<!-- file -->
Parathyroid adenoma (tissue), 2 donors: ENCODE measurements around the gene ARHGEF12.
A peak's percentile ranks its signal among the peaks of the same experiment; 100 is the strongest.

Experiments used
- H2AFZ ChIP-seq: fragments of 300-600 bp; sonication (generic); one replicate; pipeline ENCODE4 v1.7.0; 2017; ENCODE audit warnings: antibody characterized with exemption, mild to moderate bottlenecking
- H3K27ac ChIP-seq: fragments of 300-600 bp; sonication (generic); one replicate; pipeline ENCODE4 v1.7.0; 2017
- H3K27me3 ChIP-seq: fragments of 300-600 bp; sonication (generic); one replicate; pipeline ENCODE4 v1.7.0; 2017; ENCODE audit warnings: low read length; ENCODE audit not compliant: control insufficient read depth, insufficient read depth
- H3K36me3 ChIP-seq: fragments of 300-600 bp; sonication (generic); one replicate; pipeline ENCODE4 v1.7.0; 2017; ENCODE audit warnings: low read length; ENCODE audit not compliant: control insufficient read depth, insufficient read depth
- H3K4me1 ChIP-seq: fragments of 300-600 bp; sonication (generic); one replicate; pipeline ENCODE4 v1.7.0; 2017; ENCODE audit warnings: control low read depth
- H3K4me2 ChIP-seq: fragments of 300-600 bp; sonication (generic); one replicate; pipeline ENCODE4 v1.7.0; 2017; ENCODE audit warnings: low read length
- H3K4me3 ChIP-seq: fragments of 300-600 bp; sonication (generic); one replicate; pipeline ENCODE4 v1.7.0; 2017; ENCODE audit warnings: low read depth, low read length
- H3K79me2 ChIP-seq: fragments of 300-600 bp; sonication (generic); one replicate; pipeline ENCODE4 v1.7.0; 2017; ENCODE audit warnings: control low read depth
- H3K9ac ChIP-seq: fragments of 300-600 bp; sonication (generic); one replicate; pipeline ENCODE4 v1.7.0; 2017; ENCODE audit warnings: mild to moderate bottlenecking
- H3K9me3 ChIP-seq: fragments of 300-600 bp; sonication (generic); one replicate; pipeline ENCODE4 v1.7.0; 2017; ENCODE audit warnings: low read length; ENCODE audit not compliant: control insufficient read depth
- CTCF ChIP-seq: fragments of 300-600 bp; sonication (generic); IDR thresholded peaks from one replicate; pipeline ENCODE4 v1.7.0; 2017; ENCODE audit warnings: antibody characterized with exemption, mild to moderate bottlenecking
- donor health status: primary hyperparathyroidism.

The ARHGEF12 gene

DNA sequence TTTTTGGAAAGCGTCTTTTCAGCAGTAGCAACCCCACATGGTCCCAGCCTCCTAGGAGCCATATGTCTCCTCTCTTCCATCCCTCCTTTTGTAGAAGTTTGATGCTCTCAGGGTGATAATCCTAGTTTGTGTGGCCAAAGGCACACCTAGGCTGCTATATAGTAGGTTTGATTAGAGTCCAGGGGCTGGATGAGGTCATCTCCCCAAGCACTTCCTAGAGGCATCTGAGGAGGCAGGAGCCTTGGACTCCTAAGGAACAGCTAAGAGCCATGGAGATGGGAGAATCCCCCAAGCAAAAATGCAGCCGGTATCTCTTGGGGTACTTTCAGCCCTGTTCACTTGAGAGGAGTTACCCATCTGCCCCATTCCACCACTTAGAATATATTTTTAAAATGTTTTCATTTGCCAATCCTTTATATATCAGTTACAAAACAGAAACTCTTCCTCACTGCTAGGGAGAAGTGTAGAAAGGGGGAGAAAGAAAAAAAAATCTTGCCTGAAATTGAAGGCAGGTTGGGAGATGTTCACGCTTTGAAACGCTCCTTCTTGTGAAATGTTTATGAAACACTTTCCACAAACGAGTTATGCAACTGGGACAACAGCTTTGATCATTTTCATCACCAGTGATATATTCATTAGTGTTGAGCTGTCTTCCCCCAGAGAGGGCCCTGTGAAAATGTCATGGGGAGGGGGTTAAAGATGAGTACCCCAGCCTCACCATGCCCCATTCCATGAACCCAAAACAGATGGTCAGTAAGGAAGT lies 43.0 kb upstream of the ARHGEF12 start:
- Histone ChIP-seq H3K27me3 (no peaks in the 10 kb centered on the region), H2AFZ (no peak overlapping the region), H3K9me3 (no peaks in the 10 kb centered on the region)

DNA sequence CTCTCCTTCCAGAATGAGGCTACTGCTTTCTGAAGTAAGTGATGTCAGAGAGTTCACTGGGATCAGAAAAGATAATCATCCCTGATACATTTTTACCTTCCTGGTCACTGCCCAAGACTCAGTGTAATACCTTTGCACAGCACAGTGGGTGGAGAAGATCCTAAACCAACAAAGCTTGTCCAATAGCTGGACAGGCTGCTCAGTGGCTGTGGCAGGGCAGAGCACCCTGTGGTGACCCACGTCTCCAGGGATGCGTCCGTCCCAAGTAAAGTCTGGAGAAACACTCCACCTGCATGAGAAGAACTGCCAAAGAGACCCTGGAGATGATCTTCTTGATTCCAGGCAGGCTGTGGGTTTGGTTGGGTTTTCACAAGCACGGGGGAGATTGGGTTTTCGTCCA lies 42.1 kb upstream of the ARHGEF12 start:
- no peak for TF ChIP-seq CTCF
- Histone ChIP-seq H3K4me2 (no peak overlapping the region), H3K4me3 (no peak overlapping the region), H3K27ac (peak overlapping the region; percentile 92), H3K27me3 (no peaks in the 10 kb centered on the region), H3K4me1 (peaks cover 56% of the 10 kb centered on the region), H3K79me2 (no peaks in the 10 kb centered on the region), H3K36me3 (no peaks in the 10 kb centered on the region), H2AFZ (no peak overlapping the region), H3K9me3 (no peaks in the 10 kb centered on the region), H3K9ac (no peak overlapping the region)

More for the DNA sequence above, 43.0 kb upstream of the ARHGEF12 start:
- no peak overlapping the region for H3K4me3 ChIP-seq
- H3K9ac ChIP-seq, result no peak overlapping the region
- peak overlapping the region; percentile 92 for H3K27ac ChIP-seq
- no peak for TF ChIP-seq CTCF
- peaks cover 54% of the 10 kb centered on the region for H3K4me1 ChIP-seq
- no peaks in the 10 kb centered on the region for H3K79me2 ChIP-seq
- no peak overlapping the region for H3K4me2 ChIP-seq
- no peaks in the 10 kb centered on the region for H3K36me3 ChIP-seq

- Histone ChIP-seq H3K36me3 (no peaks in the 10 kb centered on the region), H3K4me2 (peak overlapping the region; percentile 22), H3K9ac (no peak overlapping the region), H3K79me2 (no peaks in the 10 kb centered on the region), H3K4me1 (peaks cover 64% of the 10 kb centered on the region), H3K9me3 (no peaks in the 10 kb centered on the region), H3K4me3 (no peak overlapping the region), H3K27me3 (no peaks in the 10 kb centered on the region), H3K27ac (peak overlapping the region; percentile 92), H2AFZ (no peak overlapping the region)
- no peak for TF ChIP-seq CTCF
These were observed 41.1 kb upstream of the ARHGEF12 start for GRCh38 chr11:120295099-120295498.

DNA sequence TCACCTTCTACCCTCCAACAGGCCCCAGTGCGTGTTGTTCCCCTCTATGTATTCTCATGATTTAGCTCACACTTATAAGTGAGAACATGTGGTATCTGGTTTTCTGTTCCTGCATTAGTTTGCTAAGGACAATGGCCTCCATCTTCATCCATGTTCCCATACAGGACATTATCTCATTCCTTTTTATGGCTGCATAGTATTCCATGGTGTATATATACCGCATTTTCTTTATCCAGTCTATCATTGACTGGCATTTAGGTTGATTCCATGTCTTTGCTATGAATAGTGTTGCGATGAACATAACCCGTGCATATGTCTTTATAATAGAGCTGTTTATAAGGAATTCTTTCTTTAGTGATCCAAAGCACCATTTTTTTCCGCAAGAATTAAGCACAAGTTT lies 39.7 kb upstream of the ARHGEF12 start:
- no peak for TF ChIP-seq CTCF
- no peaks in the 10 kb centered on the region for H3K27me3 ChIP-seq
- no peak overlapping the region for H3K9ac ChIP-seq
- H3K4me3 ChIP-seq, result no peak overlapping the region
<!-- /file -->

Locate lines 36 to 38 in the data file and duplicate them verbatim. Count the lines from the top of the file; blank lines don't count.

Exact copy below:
- no peaks in the 10 kb centered on the region for H3K27me3 ChIP-seq
- no peak overlapping the region for H3K9ac ChIP-seq
- H3K4me3 ChIP-seq, result no peak overlapping the region